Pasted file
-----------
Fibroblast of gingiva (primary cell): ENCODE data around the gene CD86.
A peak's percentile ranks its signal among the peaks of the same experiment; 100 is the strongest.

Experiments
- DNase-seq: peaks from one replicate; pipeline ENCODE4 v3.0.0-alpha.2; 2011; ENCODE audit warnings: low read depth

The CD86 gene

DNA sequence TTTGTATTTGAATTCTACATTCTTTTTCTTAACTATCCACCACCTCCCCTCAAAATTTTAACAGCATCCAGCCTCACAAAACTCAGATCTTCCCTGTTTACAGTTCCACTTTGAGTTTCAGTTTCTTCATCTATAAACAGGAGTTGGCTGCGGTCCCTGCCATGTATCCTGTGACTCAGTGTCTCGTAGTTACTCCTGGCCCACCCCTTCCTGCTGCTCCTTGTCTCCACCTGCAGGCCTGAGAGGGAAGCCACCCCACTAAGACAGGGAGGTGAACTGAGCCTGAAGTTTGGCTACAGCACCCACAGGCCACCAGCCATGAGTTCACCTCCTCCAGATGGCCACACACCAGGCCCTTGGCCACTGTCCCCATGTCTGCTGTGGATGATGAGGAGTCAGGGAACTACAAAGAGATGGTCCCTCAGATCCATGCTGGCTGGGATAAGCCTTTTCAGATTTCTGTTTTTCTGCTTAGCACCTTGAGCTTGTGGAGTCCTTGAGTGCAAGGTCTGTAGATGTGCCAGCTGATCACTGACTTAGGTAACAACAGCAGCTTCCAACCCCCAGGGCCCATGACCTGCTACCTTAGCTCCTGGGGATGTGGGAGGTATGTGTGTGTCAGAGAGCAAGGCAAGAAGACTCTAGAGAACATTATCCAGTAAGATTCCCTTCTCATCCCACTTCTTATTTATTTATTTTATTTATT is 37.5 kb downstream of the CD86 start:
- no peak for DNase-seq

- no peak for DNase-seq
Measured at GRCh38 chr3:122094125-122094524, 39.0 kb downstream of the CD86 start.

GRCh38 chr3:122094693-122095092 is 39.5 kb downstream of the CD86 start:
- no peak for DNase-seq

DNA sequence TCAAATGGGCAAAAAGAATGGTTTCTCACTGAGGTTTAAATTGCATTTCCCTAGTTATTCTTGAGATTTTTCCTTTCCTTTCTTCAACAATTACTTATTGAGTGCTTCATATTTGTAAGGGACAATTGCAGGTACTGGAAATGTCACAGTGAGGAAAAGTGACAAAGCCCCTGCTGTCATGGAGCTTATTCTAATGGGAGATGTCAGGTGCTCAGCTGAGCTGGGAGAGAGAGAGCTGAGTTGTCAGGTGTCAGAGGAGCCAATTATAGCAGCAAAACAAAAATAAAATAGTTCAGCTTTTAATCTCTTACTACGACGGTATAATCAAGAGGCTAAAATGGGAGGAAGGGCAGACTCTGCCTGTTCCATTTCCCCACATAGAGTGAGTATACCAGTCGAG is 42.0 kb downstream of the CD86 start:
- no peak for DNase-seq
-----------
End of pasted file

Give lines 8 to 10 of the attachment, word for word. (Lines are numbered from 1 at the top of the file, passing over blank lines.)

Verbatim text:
- no peak for DNase-seq
Measured at GRCh38 chr3:122094125-122094524, 39.0 kb downstream of the CD86 start.

GRCh38 chr3:122094693-122095092 is 39.5 kb downstream of the CD86 start: